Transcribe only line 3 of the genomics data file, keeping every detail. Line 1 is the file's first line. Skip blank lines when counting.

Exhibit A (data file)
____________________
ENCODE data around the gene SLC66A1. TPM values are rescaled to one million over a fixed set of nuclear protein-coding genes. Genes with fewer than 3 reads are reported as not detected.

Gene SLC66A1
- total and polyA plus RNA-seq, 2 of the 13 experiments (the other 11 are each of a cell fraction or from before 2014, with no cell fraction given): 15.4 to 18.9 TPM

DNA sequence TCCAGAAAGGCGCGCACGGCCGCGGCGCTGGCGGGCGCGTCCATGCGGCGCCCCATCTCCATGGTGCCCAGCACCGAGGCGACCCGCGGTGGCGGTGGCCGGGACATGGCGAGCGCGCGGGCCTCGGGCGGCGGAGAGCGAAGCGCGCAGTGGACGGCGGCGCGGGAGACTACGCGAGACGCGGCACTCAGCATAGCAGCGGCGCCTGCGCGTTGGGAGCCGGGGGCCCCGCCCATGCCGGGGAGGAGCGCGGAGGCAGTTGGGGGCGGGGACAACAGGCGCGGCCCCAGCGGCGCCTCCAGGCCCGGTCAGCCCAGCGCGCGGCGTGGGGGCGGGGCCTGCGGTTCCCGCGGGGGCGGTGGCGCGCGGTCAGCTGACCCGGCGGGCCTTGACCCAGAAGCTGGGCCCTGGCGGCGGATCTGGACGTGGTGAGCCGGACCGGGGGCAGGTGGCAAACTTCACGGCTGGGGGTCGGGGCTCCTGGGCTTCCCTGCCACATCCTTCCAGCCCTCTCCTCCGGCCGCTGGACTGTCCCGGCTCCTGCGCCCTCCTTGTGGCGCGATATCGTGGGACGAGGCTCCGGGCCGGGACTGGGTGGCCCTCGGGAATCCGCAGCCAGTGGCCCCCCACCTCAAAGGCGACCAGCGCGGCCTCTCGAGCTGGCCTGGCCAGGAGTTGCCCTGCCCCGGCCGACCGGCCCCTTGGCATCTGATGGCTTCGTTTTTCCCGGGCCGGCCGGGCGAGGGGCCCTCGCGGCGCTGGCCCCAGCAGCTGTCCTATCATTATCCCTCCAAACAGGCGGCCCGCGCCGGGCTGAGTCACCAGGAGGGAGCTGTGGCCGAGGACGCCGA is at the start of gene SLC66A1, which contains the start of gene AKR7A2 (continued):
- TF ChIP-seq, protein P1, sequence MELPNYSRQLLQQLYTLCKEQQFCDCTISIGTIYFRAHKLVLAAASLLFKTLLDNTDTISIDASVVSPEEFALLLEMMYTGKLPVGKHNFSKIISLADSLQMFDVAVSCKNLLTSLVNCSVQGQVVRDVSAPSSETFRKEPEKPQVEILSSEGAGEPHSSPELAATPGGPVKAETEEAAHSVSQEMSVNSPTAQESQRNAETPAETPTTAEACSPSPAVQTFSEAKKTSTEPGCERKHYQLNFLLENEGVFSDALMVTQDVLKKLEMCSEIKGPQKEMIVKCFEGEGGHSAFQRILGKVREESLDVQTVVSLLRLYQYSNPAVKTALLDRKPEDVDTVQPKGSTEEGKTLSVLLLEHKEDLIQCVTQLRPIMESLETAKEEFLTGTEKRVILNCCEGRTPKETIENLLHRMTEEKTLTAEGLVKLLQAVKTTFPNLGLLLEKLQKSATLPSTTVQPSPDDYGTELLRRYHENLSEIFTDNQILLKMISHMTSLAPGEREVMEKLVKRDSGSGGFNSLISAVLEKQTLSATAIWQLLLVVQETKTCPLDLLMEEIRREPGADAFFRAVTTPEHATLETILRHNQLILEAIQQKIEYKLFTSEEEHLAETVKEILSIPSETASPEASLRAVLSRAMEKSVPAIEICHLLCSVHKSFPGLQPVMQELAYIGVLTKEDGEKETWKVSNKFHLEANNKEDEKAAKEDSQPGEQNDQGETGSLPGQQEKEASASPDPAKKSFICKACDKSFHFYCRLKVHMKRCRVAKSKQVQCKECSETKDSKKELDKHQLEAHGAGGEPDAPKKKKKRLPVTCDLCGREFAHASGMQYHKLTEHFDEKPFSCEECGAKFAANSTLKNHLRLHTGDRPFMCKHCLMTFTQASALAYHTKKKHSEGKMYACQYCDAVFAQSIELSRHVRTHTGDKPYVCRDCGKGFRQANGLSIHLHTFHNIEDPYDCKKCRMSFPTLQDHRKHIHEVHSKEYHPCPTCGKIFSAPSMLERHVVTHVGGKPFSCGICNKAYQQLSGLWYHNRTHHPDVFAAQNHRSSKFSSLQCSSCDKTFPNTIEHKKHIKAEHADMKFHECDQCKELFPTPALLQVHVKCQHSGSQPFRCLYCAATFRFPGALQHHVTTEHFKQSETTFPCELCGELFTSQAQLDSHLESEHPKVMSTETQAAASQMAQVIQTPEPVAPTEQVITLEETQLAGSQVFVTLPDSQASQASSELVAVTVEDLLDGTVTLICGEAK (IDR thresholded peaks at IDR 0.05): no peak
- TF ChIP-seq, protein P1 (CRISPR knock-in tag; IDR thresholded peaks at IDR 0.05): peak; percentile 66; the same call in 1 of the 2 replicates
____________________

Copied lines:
- total and polyA plus RNA-seq, 2 of the 13 experiments (the other 11 are each of a cell fraction or from before 2014, with no cell fraction given): 15.4 to 18.9 TPM